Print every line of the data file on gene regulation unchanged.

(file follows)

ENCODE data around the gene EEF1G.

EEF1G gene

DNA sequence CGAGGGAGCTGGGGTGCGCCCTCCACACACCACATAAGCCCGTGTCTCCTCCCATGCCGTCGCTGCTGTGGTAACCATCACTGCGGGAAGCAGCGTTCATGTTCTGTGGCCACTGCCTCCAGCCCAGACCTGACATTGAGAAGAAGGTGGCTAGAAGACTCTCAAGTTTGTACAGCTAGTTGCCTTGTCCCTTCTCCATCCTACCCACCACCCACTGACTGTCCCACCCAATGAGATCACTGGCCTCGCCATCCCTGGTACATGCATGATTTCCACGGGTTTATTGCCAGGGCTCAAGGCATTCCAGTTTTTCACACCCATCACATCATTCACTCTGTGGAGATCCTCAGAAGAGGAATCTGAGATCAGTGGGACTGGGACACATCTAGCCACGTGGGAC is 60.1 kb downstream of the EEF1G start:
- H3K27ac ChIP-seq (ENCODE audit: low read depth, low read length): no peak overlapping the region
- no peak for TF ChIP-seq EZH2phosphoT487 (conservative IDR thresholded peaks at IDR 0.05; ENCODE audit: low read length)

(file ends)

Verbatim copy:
ENCODE data around the gene EEF1G.

EEF1G gene

DNA sequence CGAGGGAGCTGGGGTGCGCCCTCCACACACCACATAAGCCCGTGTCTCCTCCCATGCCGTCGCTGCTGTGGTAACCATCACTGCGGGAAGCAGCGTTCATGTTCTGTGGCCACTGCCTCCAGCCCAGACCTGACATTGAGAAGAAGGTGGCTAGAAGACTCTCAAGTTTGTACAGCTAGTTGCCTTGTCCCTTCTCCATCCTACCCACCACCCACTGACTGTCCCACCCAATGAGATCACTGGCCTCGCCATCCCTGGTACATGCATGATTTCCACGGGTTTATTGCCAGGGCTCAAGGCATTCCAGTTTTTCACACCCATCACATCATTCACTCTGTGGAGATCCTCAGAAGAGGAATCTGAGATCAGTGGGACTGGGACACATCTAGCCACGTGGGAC is 60.1 kb downstream of the EEF1G start:
- H3K27ac ChIP-seq (ENCODE audit: low read depth, low read length): no peak overlapping the region
- no peak for TF ChIP-seq EZH2phosphoT487 (conservative IDR thresholded peaks at IDR 0.05; ENCODE audit: low read length)